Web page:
How biotechnology is shaping corn wet mills of the future


Dating back more than 175 years, the corn wet milling industry has seen its share of improvements, including incremental leaps in separation, dewatering and energy efficiencies. While these process enhancements continue today, mechanical separation alone will not deliver the same trajectory of improvements that the industry needs in the coming decades. 

At the same time, shifting demand dynamics for corn-based starch and protein across multiple applications in the food, feed and industrial sectors is placing more emphasis on production flexibility and process enhancements that can deliver yield and higher profitability. 

Traditional corn wet milling facilities are responding to this need by incorporating biotechnology, such as enzymes, into their production process as an enabler for lower cost starch and protein production. Looking ahead, the continued convergence of mechanical milling technologies with biotechnology has the potential to bring about new opportunities for corn wet mills to take advantage of growing demand for renewable bioproducts.

At this webinar, you will learn about:

  • Brief history of corn processing
  • Current state of the market 
  • The opportunity that biotechnology presents for corn wet milling now and, in the future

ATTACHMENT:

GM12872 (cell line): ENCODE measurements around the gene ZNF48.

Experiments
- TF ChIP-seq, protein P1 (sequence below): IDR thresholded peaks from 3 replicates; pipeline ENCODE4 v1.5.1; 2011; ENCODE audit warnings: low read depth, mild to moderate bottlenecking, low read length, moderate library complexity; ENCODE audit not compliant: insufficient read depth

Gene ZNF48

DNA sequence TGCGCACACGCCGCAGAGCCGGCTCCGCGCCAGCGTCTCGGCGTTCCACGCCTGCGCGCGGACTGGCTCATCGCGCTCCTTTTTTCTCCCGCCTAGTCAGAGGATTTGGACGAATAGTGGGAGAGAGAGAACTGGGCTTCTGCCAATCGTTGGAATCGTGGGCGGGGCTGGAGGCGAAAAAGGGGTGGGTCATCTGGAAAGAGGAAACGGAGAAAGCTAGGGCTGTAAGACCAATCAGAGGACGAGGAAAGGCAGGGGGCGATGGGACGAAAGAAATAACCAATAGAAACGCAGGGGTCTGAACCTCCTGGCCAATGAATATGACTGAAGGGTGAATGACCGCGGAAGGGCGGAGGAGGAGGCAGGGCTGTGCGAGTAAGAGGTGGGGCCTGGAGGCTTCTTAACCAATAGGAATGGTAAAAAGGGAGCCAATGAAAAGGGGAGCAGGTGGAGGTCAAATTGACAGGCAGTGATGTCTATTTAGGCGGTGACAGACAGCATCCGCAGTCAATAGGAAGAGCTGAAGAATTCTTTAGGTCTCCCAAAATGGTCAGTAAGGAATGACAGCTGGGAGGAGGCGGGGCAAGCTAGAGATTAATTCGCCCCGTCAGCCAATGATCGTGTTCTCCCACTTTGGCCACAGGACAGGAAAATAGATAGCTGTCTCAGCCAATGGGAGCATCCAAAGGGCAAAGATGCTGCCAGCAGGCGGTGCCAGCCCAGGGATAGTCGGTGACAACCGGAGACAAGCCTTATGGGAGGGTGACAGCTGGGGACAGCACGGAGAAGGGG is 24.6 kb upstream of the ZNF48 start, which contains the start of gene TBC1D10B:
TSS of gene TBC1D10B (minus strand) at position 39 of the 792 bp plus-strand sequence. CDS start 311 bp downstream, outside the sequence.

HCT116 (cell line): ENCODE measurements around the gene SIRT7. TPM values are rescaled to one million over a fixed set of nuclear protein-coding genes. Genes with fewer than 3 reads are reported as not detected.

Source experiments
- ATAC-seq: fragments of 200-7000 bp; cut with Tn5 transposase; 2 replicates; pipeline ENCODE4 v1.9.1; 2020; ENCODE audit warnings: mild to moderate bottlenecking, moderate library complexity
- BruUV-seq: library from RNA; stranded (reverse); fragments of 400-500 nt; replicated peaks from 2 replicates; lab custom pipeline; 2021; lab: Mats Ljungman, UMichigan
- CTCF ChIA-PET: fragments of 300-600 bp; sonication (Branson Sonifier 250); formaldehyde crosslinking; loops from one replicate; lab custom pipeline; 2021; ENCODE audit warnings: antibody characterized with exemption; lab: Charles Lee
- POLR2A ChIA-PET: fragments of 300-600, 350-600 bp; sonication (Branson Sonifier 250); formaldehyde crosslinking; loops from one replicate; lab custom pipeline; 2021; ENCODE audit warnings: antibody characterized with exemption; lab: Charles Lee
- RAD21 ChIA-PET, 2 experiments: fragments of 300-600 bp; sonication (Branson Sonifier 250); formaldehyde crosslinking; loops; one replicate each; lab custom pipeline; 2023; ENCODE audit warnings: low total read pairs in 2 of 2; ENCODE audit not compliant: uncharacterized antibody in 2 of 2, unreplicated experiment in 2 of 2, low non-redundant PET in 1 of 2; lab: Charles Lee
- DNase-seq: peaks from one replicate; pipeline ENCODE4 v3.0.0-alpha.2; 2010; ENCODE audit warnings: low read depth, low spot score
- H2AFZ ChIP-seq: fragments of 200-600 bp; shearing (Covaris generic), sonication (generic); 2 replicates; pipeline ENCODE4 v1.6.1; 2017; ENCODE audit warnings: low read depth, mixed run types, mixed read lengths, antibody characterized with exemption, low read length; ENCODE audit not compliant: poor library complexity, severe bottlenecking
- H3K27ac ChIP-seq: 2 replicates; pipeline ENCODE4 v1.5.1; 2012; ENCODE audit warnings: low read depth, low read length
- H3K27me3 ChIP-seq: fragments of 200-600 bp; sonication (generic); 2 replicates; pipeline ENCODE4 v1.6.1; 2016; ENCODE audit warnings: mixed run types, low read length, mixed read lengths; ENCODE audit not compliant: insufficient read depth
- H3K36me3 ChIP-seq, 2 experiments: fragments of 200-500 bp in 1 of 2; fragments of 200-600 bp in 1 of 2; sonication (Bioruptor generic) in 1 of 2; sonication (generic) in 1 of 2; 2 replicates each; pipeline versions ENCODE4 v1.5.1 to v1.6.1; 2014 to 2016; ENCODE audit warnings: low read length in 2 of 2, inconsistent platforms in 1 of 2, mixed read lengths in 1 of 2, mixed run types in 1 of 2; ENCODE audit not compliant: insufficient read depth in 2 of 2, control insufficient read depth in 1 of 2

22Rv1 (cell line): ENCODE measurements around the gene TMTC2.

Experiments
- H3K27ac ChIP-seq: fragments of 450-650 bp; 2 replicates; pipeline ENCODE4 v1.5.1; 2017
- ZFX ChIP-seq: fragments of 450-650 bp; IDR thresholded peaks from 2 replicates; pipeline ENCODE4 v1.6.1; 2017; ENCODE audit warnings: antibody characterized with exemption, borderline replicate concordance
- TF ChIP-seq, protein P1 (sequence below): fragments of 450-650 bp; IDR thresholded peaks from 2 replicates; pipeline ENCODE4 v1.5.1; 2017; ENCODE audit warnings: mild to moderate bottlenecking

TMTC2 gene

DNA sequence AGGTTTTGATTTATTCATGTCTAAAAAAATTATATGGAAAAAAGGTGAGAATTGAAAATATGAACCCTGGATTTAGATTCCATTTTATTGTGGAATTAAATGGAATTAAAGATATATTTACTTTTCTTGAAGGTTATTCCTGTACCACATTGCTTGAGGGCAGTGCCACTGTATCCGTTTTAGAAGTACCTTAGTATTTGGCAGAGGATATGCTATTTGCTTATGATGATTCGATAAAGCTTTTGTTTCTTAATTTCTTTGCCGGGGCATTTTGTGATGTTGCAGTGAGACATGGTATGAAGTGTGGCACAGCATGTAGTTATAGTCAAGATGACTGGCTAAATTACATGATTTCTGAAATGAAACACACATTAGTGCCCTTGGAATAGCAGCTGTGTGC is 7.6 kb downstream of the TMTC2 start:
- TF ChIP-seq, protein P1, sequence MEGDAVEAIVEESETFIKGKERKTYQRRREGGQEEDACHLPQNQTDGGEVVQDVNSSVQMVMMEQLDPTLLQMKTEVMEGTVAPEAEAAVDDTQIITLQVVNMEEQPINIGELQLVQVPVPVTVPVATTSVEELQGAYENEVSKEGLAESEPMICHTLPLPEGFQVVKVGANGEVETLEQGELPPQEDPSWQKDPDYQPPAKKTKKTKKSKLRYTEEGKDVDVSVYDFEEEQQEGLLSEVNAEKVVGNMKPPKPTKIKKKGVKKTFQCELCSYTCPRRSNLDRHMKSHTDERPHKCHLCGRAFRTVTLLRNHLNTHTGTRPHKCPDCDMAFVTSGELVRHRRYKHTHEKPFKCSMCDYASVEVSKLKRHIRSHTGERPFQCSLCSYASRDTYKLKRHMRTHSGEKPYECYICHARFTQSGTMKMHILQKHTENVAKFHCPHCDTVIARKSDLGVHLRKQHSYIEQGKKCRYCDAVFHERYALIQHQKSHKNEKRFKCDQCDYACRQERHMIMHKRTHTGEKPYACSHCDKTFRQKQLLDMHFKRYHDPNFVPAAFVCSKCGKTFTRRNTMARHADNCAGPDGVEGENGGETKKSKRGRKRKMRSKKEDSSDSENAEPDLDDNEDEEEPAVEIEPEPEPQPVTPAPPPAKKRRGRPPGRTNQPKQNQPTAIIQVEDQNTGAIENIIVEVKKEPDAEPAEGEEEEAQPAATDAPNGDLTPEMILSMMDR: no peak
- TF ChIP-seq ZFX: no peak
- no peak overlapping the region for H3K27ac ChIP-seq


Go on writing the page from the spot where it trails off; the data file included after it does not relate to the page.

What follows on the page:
• How IBRL is working with companies to help advance the industry and new technology development 

Dr. Vijay Singh

Dr. Vijay Singh is a Distinguished Professor of Bioprocessing in the Department of Agricultural and Biological Engineering, Director of Integrated Bioprocessing Research Laboratory at the University of Illinois at Urbana-Champaign and Deputy Director of the Center for Advanced Bioenergy and Bioproducts Innovation. His research is on the development of bioprocessing technologies for corn/biomass to ethanol, advanced biofuels, food and industrial products. Dr. Singh recent research activities are at the nexus of plant biotechnology and bioprocessing and are leading the development of new technologies and renewable products in the industrial biotech space. In his role at IBRL, Dr. Singh provides leadership in developing industrial partnerships, bioprocess pilot-scale proof-of-concept activities and techno-economic analyses to facilitate commercialization of innovative technologies.

Scott McLaughlin

Scott McLaughlin has spent more than two decades in a variety of production, R&D, and commercial oriented roles in the grain processing industry. He has held several senior roles within Novozymes, where he currently leads Technical Service for the company’s Grain & Beverage organization. He previously worked in Novozymes’ Starch R&D department, where is played an instrumental role in early developments of enzymatic corn separation. Prior to joining Novozymes, Scott was an R&D scientist at National Starch & Chemical in New Jersey before moving to the company’s NKC specialty starch plant, where he served as a process engineer, before moving into production management roles for the company’s wet milling operations. Scott graduated in 1996 from SUNY Geneseo and SUNY Buffalo with BS’s in Chemistry and Chemical Engineering.

James Cheston

James Cheston is a Business Development Manager with Novozymes. He has been with the company for 3.5 years.